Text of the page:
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Govt, WHO, UNFPA, Japan plan health agenda for N’ East


WHO-LOGO-okWant better coordination of humanitarian situation

THE World Health Organization (WHO), United Nations Children Fund (UNFPA) and the Embassy of Japan in Nigeria yesterday made a case for better coordination of the humanitarian situation in the insurgency-ravaged North East.

The stakeholders are working on what they described as a ‘robust health agenda’ as part of the Presidential Comprehensive North East Response Plan.

At a meeting held in Abuja to review the health sector’s response to the humanitarian crisis in the North East, the stakeholders stressed the need for strong political will and commitment to win the war against Boko Haram and to rebuild the ravaged zone.

They particularly expressed concerned that efforts by government, partners and individuals have been largely uncoordinated, unsystematic and scattered. They are, therefore, seeking a more coordinated approach to mitigating the impact of the insurgency, conflicts and allied matters on the health sector response. The stakeholders are seeking to reposition and restructure the Federal Ministry of Health to effectively coordinate the health sector.

WHO Country Representative in Nigeria, Dr. Rui Gama Vaz, said: “We have so many initiatives. We have many players, but we need to define how to strengthen our coordination on the ground. The second issue is in terms of accountability. We need to be sure of who does what, and who is going to be held responsible for work that is expected to be done. I believe that we need also to prioritise our interventions obviously. There are too many issues, but what are the key issues that require our intervention.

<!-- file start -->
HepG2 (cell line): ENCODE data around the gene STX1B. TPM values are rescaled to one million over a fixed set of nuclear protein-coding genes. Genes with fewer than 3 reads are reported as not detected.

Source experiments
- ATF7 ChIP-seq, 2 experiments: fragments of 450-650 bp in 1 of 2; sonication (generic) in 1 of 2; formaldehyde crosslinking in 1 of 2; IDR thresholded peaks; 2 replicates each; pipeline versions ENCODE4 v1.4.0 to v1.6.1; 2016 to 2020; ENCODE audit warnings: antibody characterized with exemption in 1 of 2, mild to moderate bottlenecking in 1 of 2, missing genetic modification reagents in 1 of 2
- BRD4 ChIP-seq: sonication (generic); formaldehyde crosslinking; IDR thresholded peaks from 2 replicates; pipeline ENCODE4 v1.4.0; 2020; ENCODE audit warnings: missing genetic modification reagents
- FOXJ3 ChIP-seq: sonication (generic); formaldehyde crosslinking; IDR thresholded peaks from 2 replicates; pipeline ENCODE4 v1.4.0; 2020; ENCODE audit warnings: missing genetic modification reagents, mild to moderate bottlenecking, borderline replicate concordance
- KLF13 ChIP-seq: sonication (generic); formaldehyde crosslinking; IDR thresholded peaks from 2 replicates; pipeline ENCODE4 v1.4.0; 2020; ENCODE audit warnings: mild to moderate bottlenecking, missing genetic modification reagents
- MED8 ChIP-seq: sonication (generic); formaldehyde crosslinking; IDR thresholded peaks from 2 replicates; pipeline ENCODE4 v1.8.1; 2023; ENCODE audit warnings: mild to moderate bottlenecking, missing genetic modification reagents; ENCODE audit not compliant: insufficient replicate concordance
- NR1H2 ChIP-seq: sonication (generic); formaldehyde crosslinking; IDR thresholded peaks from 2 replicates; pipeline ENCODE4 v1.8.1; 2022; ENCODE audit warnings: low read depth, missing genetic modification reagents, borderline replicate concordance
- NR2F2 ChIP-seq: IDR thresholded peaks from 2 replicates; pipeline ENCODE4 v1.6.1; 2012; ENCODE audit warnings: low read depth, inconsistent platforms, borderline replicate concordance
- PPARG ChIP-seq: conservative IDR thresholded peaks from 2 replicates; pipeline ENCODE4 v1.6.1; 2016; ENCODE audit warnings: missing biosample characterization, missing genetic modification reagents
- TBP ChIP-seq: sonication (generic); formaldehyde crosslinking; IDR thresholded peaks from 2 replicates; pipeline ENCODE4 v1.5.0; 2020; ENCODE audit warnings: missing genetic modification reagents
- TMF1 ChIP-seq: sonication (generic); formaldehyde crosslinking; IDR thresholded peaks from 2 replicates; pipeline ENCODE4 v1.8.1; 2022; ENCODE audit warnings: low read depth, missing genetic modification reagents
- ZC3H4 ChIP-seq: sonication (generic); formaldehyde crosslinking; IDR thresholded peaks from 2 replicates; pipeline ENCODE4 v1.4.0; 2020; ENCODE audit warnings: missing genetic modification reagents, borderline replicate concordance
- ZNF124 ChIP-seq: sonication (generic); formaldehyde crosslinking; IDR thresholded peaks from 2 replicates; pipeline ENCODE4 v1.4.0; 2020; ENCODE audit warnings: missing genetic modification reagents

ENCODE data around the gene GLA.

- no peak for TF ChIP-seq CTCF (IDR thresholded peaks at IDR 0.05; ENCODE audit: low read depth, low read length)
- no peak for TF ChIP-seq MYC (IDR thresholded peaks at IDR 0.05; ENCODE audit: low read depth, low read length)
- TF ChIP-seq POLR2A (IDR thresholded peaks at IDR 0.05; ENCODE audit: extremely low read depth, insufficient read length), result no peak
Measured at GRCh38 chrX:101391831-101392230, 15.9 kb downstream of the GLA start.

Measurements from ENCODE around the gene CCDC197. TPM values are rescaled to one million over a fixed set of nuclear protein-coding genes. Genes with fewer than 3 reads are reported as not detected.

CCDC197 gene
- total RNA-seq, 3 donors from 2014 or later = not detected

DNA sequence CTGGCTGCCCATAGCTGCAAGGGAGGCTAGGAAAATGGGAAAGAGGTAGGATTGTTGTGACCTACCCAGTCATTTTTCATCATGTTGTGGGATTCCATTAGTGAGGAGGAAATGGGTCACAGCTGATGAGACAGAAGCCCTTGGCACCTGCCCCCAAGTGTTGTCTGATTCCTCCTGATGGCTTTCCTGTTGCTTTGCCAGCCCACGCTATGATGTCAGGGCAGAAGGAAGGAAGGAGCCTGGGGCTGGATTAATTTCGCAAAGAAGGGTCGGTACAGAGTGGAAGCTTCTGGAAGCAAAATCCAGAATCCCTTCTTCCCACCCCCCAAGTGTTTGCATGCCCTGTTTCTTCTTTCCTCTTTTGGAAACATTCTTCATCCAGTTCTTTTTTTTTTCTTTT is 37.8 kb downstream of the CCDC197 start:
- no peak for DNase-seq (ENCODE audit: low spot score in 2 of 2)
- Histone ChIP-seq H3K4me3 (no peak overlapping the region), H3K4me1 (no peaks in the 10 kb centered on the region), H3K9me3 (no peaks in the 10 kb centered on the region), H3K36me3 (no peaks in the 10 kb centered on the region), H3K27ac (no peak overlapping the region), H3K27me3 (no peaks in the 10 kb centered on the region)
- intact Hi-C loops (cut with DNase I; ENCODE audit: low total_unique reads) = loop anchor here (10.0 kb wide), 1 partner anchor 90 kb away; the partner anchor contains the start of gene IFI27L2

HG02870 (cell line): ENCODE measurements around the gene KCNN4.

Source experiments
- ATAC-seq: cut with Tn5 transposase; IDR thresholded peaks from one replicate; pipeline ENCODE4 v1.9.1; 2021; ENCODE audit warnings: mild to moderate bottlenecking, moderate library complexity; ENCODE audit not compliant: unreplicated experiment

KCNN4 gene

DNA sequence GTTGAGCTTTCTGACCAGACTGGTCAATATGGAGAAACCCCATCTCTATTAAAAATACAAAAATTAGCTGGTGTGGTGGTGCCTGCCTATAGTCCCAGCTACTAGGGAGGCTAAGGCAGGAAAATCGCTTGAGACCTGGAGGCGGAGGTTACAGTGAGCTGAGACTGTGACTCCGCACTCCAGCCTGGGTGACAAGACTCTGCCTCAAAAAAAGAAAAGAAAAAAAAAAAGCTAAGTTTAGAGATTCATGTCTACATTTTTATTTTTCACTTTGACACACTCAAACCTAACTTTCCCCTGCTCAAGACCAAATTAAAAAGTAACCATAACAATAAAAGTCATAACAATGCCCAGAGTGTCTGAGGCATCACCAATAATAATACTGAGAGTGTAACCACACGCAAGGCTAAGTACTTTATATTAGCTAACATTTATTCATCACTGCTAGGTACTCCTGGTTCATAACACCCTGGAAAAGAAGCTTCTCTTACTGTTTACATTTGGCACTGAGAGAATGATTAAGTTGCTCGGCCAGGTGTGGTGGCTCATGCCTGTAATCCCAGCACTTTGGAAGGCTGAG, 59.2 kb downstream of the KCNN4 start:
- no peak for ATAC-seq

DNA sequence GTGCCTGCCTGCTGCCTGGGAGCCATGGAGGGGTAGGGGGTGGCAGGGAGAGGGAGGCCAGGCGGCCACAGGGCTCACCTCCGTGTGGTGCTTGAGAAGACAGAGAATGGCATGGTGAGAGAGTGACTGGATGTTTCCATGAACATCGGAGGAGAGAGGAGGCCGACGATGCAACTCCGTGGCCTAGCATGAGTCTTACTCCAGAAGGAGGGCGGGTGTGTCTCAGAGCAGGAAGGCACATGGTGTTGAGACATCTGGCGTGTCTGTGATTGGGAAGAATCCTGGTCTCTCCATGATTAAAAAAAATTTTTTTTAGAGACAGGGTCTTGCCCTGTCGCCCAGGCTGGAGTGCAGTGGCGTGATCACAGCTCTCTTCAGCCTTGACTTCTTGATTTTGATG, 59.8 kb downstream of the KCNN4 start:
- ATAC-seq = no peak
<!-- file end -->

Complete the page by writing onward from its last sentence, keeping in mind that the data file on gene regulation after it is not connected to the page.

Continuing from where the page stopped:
I can assure you that WHO will continue to be your main partner in terms of health, support, priorities, and the main vision that you have for the Ministry of Health. This meeting shows that Nigeria is prioritising its interventions. The North East situation is affecting not only the North East part of the country but the entire sub-region and the continent.”

Minister of Health, Prof. Isaac Adewole, said the health agenda to be developed from the meeting would be sent to the Presidency as part of the Presidential Comprehensive North East Response Plan.

Things are no longer the same because the insurgency is affecting a lot more persons. But what we are saying is that we should face the challenge and prevent it from snowballing. We are currently having restrictions in terms of resources available to the country and this has serious implications. When you have reduced fund available and you now have to use part of it to fight insurgency, the implication is that money that should go for development is now actually used for things that are not development oriented.

That is why the earlier we moved to address it, the better for us. We need to appreciate Mr. President that things have to be checked by December. I pray we succeed, because the earlier we got over it, the better. But there would be after effect which would be felt long after the end of the insurgency.

We are talking about a huge humanitarian challenge, health, education needs, and even the effect after the insurgency.”
Representative of the UNFPA to Nigeria, Madam Ratidzai Ndhlovu, stressed the worsening state of humanitarian situation in the North East, calling for stakeholders to come together for better intervention.

She stressed: “The recent attacks of the insurgency and counter-insurgency operations by the Multinational Joint Task Force have worsened the humanitarian situation in the North East of Nigeria. Recent reports show that there are more than 2.2 million internationally displace persons in the country out of which over 1.9 million are found in the four North East states (Adamawa, Borno, Gombe and Yobe). Some estimates put that the number requiring humanitarian assistance in the North east is as high as 7 million, many of them in areas that are difficult to access.”

Head of Economic/Development Cooperation at the Embassy of Japan in Nigeria, Mr. Chikara Yoshimura, noted that his country funds the ‘Strengthening Sexual and Reproductive Health Service Provision in Conflict Affected Communities in North-East Nigeria Project’ to increase availability and utilization of life-saving reproductive health commodities and services among vulnerable groups.

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